UAE central bank cuts rate in bid to spur lending

Interest rate on a liquidity support facility for banks set for cut to 1.5% from 2.5%.
UAE central bank cuts rate in bid to spur lending
By Raissa Kasolowsky
Mon 31 Aug 2009 05:43 PM

The UAE central bank said on Monday it would cut the interest rate on a liquidity support facility for banks to 1.5 percent from 2.5 percent to try to boost economic growth and spur lending.

The rate cut on the facility, which was introduced last year and which allows banks to deposit securities with the central bank in exchange for liquidity, would take effect from Tuesday, Sept. 1, the central bank said in a statement.

"This measure would basically reduce the cost of economic activities in the UAE, particularly investment spending, and would contribute to sustained growth and support the national economy in general," the central bank said in a statement.

Gulf Arab economies have been hit hard by the crisis, with a long-running expansion in the UAE only expected to resume late this year, the government says. Lending growth has also stopped, according to the latest data.

A treasury official said the rate cut referred to a facility launched in 2008, by which banks could deposit securities with the central bank in exchange for liquidity, and which was similar to its discount rate.

"The maximum duration of this facility is three months, but is renewable," Mohamed al-Tamimi, assistant executive director of the central bank's treasury department, told Reuters.

The central bank said it would lend against discounted "first class securities."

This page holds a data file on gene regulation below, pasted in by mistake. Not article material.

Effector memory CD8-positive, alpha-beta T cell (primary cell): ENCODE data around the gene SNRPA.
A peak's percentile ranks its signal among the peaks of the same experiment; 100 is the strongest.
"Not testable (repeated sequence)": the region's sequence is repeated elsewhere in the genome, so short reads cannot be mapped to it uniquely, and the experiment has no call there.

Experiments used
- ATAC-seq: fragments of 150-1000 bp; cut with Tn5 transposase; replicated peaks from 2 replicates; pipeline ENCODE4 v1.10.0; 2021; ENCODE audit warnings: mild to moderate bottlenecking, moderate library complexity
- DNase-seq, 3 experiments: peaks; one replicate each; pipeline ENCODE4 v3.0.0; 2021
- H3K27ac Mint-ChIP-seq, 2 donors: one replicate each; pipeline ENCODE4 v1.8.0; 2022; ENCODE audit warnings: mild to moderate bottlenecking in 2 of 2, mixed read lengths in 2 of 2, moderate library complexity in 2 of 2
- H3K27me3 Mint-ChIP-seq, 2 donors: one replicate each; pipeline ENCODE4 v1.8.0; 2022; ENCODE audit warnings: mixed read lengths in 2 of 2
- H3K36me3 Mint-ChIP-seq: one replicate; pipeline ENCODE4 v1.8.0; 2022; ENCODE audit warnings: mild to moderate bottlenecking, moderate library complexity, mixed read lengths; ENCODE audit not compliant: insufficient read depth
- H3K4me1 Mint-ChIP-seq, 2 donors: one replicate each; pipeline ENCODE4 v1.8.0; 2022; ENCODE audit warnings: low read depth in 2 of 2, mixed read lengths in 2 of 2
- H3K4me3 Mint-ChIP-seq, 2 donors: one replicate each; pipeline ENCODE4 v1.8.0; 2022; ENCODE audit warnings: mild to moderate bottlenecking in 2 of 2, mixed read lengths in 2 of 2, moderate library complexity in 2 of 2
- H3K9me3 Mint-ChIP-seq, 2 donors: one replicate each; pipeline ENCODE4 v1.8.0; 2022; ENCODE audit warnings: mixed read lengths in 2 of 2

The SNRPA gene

Asked what constituted a first class security, Tamimi said he did not want to be specific. "They have to be acceptable to the central bank. The banks know the conditions."

UAE banks were liquid and currently held around 60 billion dirhams ($16 billion) in certificates of deposit with the central bank, Tamimi said.

Bankers said Monday's rate cut was just another part of the central bank's efforts to bring down the Emirates interbank offered rate (EIBOR).

"Nobody is using this facility right now, and I'm not sure they will, even at these levels," said Mohammed al-Hashemi, associate director of asset and liability management and money markets at Emirates Bank.

"It's more of a signal for the banks for EIBOR rates to come lower".

Earlier this month, the central bank overhauled the panel of providers for the interbank offered rate in the hope it would lower interest rates, which it has said are too high and do not reflect the market.

The new 11-bank panel will include four new local banks and drop two international lenders, and will get to work by mid-September.

The one-month rate has fallen to 1.78 percent from 2.05 percent on Aug. 3, a day before the central bank said it would introduce its new interbank offered rate mechanism, and bankers say they expect the decline to continue.

The UAE primarily sets monetary policy through its benchmark interest rates. The rates, which typically track US Federal Reserve actions given the UAE's dollar peg, remained unchanged on Monday. (Reuters)

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